It’s not that Bryan Ford didn’t love those tall, quintessentially crusty, flour-dusted, rustic French and Italian sourdough loaves — the kind you’ve seen cross-sectioned and shot from every angle on bread blogs and in cookbooks and on Instagram. The kind an algorithm may have even directed you toward with a far higher frequency since the pandemic pushed more home cooks to care for sourdough starters. He loved those breads! But Ford, a Honduran-American baker from New Orleans, also wondered why other breads weren’t valued in the same way, and why other doughs, especially doughs that predated the sourdough fad, and that went through their own processes of wild fermentations in home kitchens all over the world, were left out of the conversation.
The slow, overnight fermentation of dhokla leads to an airy, tangy batter, steamed so it’s very tender. But until I read Ford’s work, it never even occurred to me to refer to it, or to so many of the other everyday fermented batters I grew up making and eating as “sourdoughs.” I couldn’t explain why, though maybe it’s because their techniques and their visual languages were just so different from the wide, open crumbs and crackling edges fetishized on Instagram. And maybe, if I’m being honest, it’s because I didn’t think I was allowed — sourdough, intentionally or not, has an exclusive Eurocentric definition as crusty bread built with a starter. As a result, many of the world’s great fermented breads, from injera to dosa, are often left out. But Ford didn’t wait for anyone’s permission to expand sourdough’s definition.
Ford grew up in New Orleans, a child of Honduran immigrants. Once a week, sometimes more often, his father picked up a bag full of pan de coco from a Honduran bodega, and Ford would grab one or two of the dense little rolls from the bag and run off to eat them to tide himself over before dinner. His parents sat on the porch to have theirs, dipping them in coffee, talking. Honduran pan de coco, traditionally made with coconut milk and some whole-wheat flour, might be used to soak up soup or sauce with a meal, or eaten plain as a snack. “It’s such a beautiful thing,” Ford said, “and for me, that is good bread.”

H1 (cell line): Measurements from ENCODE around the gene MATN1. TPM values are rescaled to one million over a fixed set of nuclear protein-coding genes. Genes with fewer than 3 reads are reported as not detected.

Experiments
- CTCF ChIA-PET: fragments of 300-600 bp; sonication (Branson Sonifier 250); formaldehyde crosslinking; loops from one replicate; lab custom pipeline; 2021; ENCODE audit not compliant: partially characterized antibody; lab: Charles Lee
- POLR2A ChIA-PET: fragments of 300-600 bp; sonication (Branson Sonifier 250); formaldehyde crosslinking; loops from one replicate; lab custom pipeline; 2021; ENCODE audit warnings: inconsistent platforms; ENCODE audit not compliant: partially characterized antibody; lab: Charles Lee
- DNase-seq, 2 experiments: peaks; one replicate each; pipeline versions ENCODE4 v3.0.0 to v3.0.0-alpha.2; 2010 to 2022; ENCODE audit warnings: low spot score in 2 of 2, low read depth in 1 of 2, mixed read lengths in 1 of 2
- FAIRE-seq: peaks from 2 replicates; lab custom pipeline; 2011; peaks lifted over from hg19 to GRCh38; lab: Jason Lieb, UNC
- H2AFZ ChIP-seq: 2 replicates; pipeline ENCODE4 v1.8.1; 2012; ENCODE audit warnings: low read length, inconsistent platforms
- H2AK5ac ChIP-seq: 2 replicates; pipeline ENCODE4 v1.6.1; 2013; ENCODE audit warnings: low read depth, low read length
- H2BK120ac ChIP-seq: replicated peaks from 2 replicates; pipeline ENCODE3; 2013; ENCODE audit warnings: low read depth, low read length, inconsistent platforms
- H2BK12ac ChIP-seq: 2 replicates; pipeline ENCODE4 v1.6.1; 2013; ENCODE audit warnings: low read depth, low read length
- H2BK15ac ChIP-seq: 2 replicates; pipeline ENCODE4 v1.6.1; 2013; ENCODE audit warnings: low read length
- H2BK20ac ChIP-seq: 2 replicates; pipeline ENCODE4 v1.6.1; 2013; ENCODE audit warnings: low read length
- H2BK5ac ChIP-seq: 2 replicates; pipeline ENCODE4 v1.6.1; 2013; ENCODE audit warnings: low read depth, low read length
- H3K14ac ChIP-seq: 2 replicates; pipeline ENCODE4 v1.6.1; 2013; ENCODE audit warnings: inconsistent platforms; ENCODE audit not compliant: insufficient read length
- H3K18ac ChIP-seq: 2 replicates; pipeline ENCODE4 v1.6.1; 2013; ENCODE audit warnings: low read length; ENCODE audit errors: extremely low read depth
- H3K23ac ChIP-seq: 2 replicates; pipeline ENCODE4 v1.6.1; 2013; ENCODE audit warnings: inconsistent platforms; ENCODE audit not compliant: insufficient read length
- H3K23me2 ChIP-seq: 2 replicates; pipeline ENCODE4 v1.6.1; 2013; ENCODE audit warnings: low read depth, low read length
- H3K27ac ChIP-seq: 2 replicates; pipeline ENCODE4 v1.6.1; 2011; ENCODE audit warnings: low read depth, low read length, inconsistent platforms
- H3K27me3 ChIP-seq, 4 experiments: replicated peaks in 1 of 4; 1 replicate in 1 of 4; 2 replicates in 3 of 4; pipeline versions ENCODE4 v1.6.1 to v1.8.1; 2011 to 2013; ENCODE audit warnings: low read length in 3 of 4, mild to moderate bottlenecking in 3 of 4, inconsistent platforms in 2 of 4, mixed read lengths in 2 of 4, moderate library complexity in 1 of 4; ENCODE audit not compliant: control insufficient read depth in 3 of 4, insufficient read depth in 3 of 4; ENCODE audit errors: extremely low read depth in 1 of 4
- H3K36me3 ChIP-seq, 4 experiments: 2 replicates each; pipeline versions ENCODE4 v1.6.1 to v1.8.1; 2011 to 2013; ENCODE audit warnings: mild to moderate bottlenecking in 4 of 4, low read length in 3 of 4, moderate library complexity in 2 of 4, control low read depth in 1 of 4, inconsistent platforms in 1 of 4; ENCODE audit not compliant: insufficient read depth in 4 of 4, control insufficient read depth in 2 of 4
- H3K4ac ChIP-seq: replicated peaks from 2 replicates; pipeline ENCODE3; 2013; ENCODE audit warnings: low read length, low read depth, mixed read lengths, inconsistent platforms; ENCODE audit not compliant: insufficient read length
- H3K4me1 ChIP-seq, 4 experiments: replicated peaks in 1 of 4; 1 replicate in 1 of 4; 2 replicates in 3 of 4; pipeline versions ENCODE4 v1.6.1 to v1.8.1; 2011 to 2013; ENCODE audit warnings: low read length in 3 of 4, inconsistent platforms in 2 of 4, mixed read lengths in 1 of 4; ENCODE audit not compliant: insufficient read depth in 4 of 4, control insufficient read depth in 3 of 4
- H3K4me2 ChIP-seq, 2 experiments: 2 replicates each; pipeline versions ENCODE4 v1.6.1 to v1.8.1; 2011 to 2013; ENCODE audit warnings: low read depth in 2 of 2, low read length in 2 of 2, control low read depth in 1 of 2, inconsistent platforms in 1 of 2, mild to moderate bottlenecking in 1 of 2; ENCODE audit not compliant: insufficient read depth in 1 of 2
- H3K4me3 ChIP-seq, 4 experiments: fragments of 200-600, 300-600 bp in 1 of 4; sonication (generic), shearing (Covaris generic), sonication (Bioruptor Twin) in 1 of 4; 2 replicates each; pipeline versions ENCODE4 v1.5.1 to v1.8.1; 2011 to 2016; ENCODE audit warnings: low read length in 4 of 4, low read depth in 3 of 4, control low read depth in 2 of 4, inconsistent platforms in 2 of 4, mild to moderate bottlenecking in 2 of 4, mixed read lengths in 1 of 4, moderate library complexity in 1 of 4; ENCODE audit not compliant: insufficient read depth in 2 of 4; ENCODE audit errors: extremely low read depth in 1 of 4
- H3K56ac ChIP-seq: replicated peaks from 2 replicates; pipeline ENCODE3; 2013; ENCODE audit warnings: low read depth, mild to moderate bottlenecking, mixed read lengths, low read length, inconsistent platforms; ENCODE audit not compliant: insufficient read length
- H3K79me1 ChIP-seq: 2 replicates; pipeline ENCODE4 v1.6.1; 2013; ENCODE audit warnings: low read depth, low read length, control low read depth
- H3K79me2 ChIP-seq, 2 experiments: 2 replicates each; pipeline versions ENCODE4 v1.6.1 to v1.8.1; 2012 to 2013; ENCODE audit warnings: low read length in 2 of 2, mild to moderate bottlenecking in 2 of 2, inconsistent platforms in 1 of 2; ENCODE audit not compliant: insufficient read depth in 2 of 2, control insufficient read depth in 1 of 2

In 2018, when he was working as a baker in Miami, he changed the way he thought about sourdoughs, expanding it to include fermentations from all over the world and applying the word to breads that had most likely benefited from natural leavening in warm kitchens in the past. “Before, I’d been posting rustic loaves, baguettes, crumb shots, all the same-looking thing,” Ford said. “I was getting trapped in that mentality.” But when his mother came to visit, Ford baked pan de coco with a sourdough starter instead of yeast, complicating the bread’s flavors and changing its texture. He documented the process with just as much care as he had before. “People saw I was proud to be Honduran. My following grew.” Soon, Ford started posting his bread recipes in English and Spanish, fielding questions from home bakers all over the world about doughs not rising properly, about caring for a healthy starter and about the abyss between their homemade loaves and the ones posted by professional bakers on Instagram.
Ford’s cookbook, “New World Sourdough,” published in June, is full of deep expertise that answers many of these questions, but it’s also an unusually warm, friendly invitation to making sourdough bread, a subgenre of the baking world that isn’t known for being so inclusive and approachable. In the introduction, Ford writes that he wants bakers to change their expectations of bread. “I really really mean it,” Ford said. “People get into baking bread with an idea of what it’s supposed to be, but when you lose those expectations, you can make a roti or naan or semita, and you can appreciate it just as much.”
The first recipe I made from the book was a version of Ford’s pan de coco, sweet, mottled brown with cocoa powder and chocolate chips, the tin greased with coconut oil. As it baked, it filled my kitchen with the rich smell of coconut. It came out of the oven airy, pulling apart with threads that let out puffs of steam, smearing my fingertips with melted chocolate. But it cooled to a more dense and wholesome texture. I wasn’t sure if I got it right, if my starter was in a good place when I used it and if this bread was the way Ford intended it to be. Had I failed? I wanted to show him a photo of the bread, the way it looked when it was risen, the way it looked when I tore it open and ate it, standing in front of the oven. But I didn’t need to. “When someone messages me about a failure, I’ll always ask, well did you share it? Did you like it, did your friends and family like it? OK, then be proud of making delicious bread!”
Recipe: Choco Pan de Coco